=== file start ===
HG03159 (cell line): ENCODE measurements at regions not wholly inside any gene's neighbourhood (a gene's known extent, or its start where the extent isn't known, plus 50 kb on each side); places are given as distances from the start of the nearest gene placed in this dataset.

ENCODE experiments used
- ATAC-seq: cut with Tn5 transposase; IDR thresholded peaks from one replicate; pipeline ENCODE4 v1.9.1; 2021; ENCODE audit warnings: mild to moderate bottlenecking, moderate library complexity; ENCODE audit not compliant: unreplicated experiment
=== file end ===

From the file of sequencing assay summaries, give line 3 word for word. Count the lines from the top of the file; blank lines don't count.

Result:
- ATAC-seq: cut with Tn5 transposase; IDR thresholded peaks from one replicate; pipeline ENCODE4 v1.9.1; 2021; ENCODE audit warnings: mild to moderate bottlenecking, moderate library complexity; ENCODE audit not compliant: unreplicated experiment